First of all, I took this class four years ago, so it's possible some things may have changed, but I doubt it. This review comments on the material in this class, its difficulty and what Savin is like as a teacher. As others have said, this class is much harder and requires a much higher commitment than calculus or linear algebra. To really learn the material and get a good grade you're going to have to know Rudin backwards and forwards. You will also have to do all the problems Savin assigns, even the ones he doesn't collect, and then some. Be prepared to spend more time studying and doing problems than in any other class you've taken. The students who succeed are the ones who love math, I mean really love it, and expect to use this material for the rest of their lives. If you're looking to challenge yourself or take an interesting math elective, don't take this one--at least not with Savin. To give you an idea, the kid sitting in front of me during the 4061 final handed in a blank exam. That said, as long as you have the necessary preparation and motivation you don't have to be some magic genius to do well here. In my case I had already taken Honors Math which was key since it covers a lot of the methods used in this class. The optimization course may also cover some analysis techniques, but I never took it. Although Savin is indeed a super nice guy, he is by no means an easy grader. He told me that he wanted 20% of the grades to be an A- or higher. I don't know if he was actually that harsh, but that was what he said. Despite that he was the best lecturer I've encountered--and I've had quite a few classes in math and the humanities--simply for the depth at which he understands the material and his willingness to show that understanding to students. I don't know if he is Russian, but he has a very dry, ironic, very Russian sense of humor. Think Vladimir Putin but nicer. Lectures were very clear and businesslike without extraneous non-mathematical information. This puts off some people but I kind of liked it. Also, 4062 is harder than 4061 partly because the material is just harder and partly because the quality of Rudin's exposition deteriorates significantly in the second half--particularly in the chapters on power series, Fourier series, the gamma function, and differential geometry. I found Munkres to be much easier for diff geometry. It's also worth noting that there seem to always be a few grad students taking this as a gut course--I think the entire first year class in the Statistics department was taking it when I did--and that this effects the grade distribution.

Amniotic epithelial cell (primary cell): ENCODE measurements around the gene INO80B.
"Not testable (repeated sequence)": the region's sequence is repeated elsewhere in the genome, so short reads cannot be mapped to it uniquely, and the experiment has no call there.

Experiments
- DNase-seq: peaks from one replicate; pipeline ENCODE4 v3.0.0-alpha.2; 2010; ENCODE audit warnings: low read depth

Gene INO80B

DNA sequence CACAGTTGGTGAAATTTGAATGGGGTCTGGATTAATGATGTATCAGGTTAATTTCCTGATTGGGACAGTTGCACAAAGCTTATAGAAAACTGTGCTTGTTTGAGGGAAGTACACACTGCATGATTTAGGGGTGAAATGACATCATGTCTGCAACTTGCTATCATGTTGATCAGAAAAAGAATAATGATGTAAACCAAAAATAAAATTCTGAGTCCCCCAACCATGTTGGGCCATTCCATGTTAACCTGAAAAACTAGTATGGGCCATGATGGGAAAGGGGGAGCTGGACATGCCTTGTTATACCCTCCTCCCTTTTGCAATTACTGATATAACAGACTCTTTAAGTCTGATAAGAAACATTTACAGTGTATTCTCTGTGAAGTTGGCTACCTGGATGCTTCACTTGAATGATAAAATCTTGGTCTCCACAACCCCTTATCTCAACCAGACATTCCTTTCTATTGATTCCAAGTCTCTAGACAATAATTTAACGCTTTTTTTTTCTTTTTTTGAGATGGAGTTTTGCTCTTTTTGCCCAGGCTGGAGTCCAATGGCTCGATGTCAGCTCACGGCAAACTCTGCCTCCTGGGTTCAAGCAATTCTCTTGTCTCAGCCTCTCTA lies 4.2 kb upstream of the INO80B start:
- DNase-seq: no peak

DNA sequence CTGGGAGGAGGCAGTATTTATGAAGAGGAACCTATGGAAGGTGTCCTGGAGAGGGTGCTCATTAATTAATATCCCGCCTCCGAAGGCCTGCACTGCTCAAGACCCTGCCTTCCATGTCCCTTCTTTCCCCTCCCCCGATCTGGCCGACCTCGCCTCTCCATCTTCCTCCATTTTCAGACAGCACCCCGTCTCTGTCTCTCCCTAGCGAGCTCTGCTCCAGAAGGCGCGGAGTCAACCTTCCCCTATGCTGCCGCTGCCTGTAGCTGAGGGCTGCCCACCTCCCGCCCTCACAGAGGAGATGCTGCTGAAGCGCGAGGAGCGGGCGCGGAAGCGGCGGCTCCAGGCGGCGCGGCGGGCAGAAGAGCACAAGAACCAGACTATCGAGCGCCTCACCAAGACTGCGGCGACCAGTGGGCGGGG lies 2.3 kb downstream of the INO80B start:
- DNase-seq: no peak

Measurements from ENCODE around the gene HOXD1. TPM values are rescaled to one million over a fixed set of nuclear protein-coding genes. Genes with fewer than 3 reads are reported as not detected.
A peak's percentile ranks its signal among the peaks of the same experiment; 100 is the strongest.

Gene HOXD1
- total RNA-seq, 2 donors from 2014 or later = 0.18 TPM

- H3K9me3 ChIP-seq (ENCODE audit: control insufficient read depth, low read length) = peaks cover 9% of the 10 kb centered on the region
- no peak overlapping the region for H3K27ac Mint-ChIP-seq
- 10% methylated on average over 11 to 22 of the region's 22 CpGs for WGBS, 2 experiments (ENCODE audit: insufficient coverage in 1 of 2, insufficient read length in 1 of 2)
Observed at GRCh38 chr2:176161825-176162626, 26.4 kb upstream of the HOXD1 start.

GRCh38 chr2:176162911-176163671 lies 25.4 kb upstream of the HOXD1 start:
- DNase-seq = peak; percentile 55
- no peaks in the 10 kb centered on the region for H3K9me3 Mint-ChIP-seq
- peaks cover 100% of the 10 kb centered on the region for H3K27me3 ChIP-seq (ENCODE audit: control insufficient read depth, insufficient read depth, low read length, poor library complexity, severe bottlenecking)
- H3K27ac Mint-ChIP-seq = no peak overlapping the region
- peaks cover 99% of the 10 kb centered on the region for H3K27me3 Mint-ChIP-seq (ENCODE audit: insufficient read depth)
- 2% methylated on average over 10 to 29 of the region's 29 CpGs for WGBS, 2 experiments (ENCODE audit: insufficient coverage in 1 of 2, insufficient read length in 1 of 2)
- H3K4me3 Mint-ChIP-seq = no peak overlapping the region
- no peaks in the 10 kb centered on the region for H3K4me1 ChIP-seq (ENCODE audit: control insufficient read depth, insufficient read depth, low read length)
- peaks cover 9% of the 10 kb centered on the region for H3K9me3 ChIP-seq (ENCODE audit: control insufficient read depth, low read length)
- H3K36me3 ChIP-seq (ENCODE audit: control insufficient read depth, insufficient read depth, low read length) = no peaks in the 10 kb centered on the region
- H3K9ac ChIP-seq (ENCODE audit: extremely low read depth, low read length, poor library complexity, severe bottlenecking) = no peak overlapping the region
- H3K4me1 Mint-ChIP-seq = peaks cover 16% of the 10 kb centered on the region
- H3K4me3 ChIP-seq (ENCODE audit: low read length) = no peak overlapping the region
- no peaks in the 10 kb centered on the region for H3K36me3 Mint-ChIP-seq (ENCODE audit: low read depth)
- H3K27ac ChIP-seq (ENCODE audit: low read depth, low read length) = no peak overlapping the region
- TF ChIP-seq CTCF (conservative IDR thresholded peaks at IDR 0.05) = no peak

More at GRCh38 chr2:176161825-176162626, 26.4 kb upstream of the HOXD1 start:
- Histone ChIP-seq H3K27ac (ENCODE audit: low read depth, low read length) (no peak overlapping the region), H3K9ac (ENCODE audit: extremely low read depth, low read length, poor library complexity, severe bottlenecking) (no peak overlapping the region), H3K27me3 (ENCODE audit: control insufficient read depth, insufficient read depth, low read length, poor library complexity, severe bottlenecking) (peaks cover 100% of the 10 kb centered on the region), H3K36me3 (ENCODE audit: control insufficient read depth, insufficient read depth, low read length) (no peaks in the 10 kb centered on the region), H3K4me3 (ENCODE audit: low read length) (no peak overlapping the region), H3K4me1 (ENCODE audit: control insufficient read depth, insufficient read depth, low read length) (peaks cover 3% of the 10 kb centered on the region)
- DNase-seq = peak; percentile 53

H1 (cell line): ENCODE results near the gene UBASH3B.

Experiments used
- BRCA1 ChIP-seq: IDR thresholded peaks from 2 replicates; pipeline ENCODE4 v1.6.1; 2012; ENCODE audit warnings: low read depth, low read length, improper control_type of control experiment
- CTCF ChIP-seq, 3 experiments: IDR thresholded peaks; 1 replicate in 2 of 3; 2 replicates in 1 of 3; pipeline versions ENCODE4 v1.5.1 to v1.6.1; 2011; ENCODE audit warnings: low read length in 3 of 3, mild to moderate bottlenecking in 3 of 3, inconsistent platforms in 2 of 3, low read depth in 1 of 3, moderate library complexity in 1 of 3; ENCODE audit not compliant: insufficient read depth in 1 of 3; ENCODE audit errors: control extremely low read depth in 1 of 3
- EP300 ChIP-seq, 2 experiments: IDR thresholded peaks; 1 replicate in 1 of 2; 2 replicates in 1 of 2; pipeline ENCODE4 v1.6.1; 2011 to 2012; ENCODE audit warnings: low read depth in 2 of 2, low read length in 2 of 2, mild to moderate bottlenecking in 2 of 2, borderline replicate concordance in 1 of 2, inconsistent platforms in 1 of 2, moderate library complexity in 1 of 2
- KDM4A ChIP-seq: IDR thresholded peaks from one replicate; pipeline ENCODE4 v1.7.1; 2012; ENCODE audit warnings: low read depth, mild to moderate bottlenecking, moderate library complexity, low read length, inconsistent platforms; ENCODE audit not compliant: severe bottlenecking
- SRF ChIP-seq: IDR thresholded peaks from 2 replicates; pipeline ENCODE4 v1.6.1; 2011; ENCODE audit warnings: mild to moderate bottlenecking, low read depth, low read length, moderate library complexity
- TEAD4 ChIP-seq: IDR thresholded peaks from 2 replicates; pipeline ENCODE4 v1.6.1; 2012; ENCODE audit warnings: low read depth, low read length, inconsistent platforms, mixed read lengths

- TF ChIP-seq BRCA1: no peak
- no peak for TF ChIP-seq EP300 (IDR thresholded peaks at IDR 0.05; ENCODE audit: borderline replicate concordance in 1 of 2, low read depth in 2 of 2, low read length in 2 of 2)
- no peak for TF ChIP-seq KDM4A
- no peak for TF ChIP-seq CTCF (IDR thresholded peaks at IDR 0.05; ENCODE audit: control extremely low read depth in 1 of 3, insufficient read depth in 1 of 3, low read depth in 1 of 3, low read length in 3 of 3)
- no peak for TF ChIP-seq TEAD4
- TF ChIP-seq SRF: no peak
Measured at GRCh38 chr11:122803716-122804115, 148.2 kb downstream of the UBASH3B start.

The man. The myth. The Romanian. On the first day of 4061, Savin told us of an important aspect of analysis - in every problem, there is never any more or any less information needed to solve it than what is given. I felt this was a theme of his teaching throughout the course; he presents no more and no less than exactly what we need to know about each concept and topic. A variety of people take analysis for various different reasons. As someone who is took it for a solid foundation in pure mathematics and for plain old intellectual growth, I could not have asked for a better instructor than Savin. The textbook, "Principals of Mathematical Analysis" by Walter Rudin has been the standard analysis textbook for over half a century and has not been revised since 1976. In the first semester I cursed the thing's existence, as did most of the class. Even the TA said it is really not a good book from which to learn analysis for the first time. Aside from the prose, the problems were a new form of hell to all of us. An illustrative example was one particular problem that the TA solved during office hours with a very clever use of concavity and inequalities. When we asked him how he knew to do that he replied, "Well, a few hundred years ago someone sat around for a really really long time and figured this out, then he told someone, and that person told someone else, then years later someone told it to me, and now I'm telling it to you." The point being that there were many problems where once you see the solution your only reaction is, "How on earth was I supposed to know how to do that?" The answer is either someone tells you, or you are the guy or girl who sits around for a really really long time and figures it. However, by the end of the year, some of us really began to appreciate Rudin, and today I think it's one of the best mathematics texts ever written. I sympathize with those who complain about the amount of memorization required for the exams, and I can say that the run up to each exam was never a pleasant experience - one that I'm glad to be done with. However, Savin never assigns irrelevant things for the sake of assigning them, nor does he put any of the long and obscure homework problems on the exam; in each proof there is something important that he thinks you must understand. Memorizing in this class is not like memorizing a bunch of chemical names from flash cards, it really forces you to condense and rewrite the proof in a way that you understand it, and make sure that you understand every key logical step. From my own experience, there were original exam questions that I was only able to answer because of my careful study of the proofs he forced us to know. So putting the effort into knowing those proofs can be a two for one deal. One unfortunate part of 4062 is that the first topic, Fourier Series, was so goddamned confusing that a lot of people dropped after the first midterm (hell, some dropped in the middle of the first lecture.) Part of the trouble may have been that it was a continuation of the last topic in 4061, and the winter break severed the continuity. But after that chapter, the course shifted to completely different topics which were much more comprehensible and I felt were the most enjoyable of the entire year. Having talked to people who have taken 4062 with other professors, and having seen the syllabi of others who have taught it, Savin is one of the only professors who thoroughly covers every chapter in Rudin. In particular, most either skip chapter 10 entirely (Integration of Differential Forms, the longest chapter in Rudin,) or give it a very weak treatment. This is unfortunate as I found it to be my favorite part of the course. Savin's personality is really hard to describe. He is never overenthusiastic and never bored; if I had to describe his personality in one word: non-quirky. His lecture persona is that of the foremost expert of avant-garde film who has been sent in to the Amazon rainforest to explain the plots of various David Lynch films to the indigenous tribes. He is extremely approachable and always willing to help, though he never makes small talk or ever talks about anything other than the task at hand. He's one of the only professors that I've had who has not once said so much as a sentence about his outside life during lecture. You'll never hear anything like, "This reminds me of a joke my thesis advisor told me when I was a graduate student.." If you didn't hear it from other people, you would never know that he is Romanian, that his wife is Daniela De Silva, that he has a daughter, or that he eats and sleeps just like every other human being on this planet. This made him all the more intriguing and added to the cult status he holds with some of us who stuck with him for the whole year. I would take absolutely any class he teaches without hesitation. One aside about the course itself: an interesting social phenomenon in Modern Analysis is a fear that permeates through the class of phantom "math geniuses" who somehow know everything, dwell in the back of the lecture hall, and ruin the curve for everyone. One of the main reasons that so few people from 4061 go on to 4062 is that they think that 4062 is going to have all the "geniuses" from 4061. I'm going to call bullshit on this. From my observation, the people who did really well in the class were not savants, but those who worked hard and had a good amount of time to dedicate to the class relative to other courses.